YOUTH SERVICES LIBRARIANSHIP - work with young people in school and public libraries - has always been a female-intensive specialization. The organization of youth services librarians within the American Library Association (ALA) has been a powerful professional force since the turn of the century, with the evaluation and promotion of "the right book for the right child" holding a central position in their professional jurisdiction. However, during the late 1930s and early 1940s, this jurisdiction over the selection of the best books for young readers was strongly challenged on the basis of gender. An examination of these confrontations reveals consistent patterns in both the attacks and the defenses, as well as gender-based assumptions, that ALA youth services leaders confronted in their ultimately successful effort to defend their jurisdiction over the Newbery Medal (awarded yearly to "the most distinguished contribution to literature for children"), while at the same time broadening the profession's criteria for "the right book" to include realistic fiction that dealt with contemporary social issues.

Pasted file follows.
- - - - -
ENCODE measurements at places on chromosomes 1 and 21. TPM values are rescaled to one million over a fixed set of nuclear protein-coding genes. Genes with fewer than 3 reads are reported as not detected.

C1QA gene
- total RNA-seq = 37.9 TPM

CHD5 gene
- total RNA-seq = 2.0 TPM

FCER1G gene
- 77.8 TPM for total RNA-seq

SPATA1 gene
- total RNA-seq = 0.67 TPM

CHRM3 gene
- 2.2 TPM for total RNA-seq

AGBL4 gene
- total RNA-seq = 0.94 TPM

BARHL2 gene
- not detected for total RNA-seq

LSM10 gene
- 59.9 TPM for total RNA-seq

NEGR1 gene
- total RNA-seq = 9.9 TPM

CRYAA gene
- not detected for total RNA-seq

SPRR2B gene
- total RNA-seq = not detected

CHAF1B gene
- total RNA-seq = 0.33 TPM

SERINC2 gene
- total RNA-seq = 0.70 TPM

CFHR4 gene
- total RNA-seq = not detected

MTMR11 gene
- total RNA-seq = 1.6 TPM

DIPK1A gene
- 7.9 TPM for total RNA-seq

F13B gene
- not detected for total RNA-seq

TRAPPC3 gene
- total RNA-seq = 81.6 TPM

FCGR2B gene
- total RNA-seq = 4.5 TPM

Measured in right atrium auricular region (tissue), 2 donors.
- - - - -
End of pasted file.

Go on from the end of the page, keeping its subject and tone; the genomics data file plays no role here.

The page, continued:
|Original language||English (US)|
|Number of pages||27|
|State||Published - Mar 1996|
ASJC Scopus subject areas
- Library and Information Sciences